New Houses (Services)

Oral Answers to Questions — Scotland – in the House of Commons at 12:00 am on 14th April 1965.

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Photo of Mr George Mackie Mr George Mackie , Caithness and Sutherland 12:00 am, 14th April 1965

asked the Secretary of State for Scotland whether he is satisfied that the policy of the North of Scotland Hydro-Electric Board and other nationalised boards in offering cheap and free connections for a new house, provided all services in the house are run on their particular product, is fair to the consumer; and if he will make a statement.

Photo of Dr Dickson Mabon Dr Dickson Mabon , Greenock

Neither of the Scottish Electricity Boards makes the exclusive use of electricity a condition of cheap or free connection to the supply. They relate connection charges to the expected revenue. However, the matter has been raised with my right hon. Friend the Minister of Power in respect of England and Wales and my right hon. Friend will be considering with him whether a change in the present arrangements is called for generally.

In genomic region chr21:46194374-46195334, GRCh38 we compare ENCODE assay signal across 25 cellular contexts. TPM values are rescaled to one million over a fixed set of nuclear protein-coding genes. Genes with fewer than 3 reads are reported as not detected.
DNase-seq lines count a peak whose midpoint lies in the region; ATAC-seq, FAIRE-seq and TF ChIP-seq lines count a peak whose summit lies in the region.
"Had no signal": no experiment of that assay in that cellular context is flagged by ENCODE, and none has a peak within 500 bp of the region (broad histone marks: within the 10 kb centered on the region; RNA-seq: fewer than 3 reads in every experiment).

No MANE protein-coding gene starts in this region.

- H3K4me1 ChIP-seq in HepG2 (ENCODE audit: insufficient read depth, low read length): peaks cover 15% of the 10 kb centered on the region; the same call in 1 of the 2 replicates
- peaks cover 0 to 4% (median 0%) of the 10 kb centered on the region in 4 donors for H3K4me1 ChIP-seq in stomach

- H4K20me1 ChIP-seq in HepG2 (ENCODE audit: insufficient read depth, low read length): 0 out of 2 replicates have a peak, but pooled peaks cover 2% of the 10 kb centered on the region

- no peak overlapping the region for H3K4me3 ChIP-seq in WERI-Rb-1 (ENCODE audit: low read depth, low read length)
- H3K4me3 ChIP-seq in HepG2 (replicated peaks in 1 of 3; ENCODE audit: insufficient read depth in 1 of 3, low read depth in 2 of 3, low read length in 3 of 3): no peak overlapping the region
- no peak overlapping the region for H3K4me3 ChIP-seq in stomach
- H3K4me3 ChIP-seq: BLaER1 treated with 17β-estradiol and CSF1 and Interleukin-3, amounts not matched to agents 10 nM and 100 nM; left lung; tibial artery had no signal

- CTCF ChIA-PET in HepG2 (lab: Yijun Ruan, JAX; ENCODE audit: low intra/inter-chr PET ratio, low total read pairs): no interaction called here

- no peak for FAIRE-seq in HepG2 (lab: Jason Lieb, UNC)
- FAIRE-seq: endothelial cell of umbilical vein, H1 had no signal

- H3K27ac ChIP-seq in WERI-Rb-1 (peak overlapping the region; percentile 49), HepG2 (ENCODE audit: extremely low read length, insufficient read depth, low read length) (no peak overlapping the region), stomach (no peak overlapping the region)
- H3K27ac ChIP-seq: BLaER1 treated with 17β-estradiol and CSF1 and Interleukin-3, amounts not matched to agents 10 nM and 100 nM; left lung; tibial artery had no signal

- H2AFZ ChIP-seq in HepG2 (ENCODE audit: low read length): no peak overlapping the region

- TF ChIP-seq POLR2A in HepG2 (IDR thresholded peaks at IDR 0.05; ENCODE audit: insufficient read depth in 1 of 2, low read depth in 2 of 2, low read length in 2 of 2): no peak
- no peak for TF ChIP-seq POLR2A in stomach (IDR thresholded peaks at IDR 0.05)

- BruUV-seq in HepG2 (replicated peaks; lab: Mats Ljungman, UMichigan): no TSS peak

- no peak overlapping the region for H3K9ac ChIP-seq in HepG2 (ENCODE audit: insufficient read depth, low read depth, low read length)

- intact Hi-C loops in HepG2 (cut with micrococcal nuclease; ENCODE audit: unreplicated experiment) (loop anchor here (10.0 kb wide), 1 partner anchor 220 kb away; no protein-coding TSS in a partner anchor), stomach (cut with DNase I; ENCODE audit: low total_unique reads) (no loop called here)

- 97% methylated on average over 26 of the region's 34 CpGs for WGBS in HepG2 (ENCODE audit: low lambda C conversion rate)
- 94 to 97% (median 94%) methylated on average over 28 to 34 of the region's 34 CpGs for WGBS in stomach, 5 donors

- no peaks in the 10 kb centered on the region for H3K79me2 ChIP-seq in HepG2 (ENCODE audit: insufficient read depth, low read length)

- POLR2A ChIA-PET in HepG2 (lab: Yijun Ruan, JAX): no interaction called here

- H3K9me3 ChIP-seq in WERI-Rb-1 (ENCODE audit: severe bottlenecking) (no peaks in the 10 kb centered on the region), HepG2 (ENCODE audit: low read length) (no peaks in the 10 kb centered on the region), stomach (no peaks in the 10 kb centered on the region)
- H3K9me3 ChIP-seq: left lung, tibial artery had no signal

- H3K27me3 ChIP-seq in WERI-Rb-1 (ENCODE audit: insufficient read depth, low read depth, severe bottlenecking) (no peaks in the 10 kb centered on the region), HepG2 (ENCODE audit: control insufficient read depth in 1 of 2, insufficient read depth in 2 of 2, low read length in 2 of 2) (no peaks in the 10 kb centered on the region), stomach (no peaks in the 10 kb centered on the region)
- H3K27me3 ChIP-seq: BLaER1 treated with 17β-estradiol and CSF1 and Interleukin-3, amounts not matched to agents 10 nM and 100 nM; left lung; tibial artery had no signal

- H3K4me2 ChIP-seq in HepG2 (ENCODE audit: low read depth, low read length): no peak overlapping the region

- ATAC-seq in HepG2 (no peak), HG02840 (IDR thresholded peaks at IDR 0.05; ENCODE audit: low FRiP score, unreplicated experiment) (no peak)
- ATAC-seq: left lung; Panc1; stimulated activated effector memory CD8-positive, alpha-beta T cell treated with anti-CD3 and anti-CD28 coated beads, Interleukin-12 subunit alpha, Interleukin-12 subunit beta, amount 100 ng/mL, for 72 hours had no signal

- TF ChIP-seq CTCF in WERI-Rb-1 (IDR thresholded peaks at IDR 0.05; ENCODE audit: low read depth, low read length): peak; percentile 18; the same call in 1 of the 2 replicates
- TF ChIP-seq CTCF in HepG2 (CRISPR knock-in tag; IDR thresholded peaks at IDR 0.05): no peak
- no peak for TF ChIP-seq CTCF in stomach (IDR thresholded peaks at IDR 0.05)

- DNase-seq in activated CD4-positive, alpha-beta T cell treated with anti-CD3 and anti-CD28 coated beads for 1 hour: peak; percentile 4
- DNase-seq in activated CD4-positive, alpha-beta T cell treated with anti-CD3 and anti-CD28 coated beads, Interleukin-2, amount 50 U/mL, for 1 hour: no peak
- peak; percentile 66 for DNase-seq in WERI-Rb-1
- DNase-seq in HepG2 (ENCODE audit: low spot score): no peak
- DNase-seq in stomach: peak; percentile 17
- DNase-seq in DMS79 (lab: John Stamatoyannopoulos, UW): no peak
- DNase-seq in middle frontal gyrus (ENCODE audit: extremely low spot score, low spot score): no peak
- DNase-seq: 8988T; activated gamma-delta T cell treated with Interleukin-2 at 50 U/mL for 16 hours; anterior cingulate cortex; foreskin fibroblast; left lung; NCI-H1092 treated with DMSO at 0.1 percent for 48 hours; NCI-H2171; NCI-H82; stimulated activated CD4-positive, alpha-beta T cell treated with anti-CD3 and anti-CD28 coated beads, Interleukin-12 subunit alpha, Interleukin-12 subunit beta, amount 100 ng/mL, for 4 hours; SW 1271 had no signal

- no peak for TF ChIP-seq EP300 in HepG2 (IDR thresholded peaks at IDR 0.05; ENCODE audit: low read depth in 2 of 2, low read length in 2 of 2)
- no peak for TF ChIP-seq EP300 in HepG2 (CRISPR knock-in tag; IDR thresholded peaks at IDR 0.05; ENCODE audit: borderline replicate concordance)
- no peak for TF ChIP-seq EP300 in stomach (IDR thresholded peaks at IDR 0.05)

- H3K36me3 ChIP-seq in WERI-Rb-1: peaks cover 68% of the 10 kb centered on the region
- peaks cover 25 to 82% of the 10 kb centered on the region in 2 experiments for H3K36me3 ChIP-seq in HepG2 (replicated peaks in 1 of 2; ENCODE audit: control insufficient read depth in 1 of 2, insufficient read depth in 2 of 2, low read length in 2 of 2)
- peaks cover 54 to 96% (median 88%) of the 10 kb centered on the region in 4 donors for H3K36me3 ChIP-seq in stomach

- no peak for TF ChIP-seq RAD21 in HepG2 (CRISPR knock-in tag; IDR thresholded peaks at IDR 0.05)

Photo of Mr George Mackie Mr George Mackie , Caithness and Sutherland

I thank the Minister for that reply. Is he aware that this is rather a serious point, because one thing for which a nationalised industry comes under fire is if it is inconsistent in its operations in different parts of the country? Is he aware that I get more letters about variations in connection charges than about anything else, and that although it is important that a nationalised industry should adopt the best methods of private enterprise, it is also important that it does not appear to be inconsistent in its actions in different parts of the country?

Photo of Dr Dickson Mabon Dr Dickson Mabon , Greenock

I agree with the hon. Gentleman. He will know that a number of my hon. Friends, and some hon. Members opposite, have been raising this matter from time to time. There are consultative councils in both areas which are enjoined to look at applications to revise tariffs from time to time, and it is to these councils that the inquiries which Members of Parliament seem to be receiving ought to be addressed. It is through them that the most effective pressure may be put on the Board for which, as I have said, my right hon. Friend is not in statute bound.